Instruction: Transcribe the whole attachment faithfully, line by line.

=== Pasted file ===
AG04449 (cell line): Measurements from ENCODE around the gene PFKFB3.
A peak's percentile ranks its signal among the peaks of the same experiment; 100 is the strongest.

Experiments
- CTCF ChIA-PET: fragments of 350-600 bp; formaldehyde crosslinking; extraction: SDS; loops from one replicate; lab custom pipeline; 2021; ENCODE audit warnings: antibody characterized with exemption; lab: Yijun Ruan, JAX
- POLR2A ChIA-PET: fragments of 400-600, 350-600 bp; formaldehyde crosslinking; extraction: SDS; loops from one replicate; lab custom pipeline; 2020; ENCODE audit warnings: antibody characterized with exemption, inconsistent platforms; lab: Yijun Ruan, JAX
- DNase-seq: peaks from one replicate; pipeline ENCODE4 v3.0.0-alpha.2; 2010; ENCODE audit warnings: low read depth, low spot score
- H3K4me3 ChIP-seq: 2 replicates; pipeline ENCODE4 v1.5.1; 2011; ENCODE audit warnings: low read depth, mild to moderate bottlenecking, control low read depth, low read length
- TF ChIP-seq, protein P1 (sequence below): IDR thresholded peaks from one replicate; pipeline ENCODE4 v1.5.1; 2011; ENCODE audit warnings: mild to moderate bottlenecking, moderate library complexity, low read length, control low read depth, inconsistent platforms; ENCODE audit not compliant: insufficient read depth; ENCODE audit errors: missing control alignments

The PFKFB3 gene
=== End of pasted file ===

AG04449 (cell line): Measurements from ENCODE around the gene PFKFB3.
A peak's percentile ranks its signal among the peaks of the same experiment; 100 is the strongest.

Experiments
- CTCF ChIA-PET: fragments of 350-600 bp; formaldehyde crosslinking; extraction: SDS; loops from one replicate; lab custom pipeline; 2021; ENCODE audit warnings: antibody characterized with exemption; lab: Yijun Ruan, JAX
- POLR2A ChIA-PET: fragments of 400-600, 350-600 bp; formaldehyde crosslinking; extraction: SDS; loops from one replicate; lab custom pipeline; 2020; ENCODE audit warnings: antibody characterized with exemption, inconsistent platforms; lab: Yijun Ruan, JAX
- DNase-seq: peaks from one replicate; pipeline ENCODE4 v3.0.0-alpha.2; 2010; ENCODE audit warnings: low read depth, low spot score
- H3K4me3 ChIP-seq: 2 replicates; pipeline ENCODE4 v1.5.1; 2011; ENCODE audit warnings: low read depth, mild to moderate bottlenecking, control low read depth, low read length
- TF ChIP-seq, protein P1 (sequence below): IDR thresholded peaks from one replicate; pipeline ENCODE4 v1.5.1; 2011; ENCODE audit warnings: mild to moderate bottlenecking, moderate library complexity, low read length, control low read depth, inconsistent platforms; ENCODE audit not compliant: insufficient read depth; ENCODE audit errors: missing control alignments

The PFKFB3 gene